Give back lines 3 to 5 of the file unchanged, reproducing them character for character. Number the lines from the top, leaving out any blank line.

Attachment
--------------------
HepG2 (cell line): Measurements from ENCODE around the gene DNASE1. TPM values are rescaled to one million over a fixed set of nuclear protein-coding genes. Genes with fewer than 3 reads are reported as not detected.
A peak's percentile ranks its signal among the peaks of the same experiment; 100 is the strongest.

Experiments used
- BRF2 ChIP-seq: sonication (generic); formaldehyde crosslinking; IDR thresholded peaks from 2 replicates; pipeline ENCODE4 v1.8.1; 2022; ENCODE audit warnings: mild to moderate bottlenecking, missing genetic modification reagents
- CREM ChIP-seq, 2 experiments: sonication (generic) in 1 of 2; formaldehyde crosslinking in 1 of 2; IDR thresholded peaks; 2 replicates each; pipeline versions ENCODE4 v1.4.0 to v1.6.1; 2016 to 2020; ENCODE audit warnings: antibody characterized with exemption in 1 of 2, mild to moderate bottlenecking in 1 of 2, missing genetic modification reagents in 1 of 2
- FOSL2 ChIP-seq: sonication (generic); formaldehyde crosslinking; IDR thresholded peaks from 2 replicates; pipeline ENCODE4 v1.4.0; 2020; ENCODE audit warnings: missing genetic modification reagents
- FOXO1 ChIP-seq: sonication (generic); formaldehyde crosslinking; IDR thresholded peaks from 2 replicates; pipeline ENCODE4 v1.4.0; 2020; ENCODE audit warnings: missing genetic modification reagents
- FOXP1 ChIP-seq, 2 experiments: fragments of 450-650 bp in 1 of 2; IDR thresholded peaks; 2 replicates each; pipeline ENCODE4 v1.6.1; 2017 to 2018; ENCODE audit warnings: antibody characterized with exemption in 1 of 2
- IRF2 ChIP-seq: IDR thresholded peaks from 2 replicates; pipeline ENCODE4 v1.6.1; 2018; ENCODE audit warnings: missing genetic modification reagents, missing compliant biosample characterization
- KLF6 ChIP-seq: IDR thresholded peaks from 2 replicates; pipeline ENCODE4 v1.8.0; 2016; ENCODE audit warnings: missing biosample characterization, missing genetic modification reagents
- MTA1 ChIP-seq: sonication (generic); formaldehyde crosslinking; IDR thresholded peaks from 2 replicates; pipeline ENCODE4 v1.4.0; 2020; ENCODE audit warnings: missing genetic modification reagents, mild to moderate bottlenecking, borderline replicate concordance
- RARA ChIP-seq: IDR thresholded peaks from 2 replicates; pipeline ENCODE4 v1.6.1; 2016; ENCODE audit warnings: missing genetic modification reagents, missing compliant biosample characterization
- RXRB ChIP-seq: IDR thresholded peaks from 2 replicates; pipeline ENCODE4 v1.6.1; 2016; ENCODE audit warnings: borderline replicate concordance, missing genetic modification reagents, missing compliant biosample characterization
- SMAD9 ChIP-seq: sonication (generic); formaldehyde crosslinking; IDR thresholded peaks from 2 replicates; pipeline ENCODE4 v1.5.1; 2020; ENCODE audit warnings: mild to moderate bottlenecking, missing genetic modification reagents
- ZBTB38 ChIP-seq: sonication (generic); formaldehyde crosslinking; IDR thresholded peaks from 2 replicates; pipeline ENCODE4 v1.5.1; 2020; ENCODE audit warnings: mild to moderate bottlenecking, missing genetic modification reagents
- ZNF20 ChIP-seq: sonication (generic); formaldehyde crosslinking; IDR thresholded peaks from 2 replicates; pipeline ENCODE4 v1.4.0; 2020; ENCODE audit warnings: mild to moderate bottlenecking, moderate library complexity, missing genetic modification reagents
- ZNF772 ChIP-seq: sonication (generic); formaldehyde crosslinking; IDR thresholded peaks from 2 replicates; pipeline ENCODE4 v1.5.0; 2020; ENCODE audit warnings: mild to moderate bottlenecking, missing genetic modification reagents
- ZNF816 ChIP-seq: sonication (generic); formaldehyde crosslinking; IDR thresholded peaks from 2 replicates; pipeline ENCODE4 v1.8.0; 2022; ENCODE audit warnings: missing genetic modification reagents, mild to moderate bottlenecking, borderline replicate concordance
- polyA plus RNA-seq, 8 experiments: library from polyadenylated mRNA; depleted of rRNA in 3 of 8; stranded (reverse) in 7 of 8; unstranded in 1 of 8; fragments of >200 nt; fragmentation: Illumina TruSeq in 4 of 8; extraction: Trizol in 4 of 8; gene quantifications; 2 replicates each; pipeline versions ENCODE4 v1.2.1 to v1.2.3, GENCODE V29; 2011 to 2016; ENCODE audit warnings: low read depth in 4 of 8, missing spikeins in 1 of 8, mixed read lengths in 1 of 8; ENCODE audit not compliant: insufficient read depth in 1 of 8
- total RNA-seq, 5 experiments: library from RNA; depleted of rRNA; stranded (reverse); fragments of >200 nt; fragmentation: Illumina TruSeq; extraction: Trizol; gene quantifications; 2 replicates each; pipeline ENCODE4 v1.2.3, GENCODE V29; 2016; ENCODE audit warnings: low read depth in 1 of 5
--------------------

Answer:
Experiments used
- BRF2 ChIP-seq: sonication (generic); formaldehyde crosslinking; IDR thresholded peaks from 2 replicates; pipeline ENCODE4 v1.8.1; 2022; ENCODE audit warnings: mild to moderate bottlenecking, missing genetic modification reagents
- CREM ChIP-seq, 2 experiments: sonication (generic) in 1 of 2; formaldehyde crosslinking in 1 of 2; IDR thresholded peaks; 2 replicates each; pipeline versions ENCODE4 v1.4.0 to v1.6.1; 2016 to 2020; ENCODE audit warnings: antibody characterized with exemption in 1 of 2, mild to moderate bottlenecking in 1 of 2, missing genetic modification reagents in 1 of 2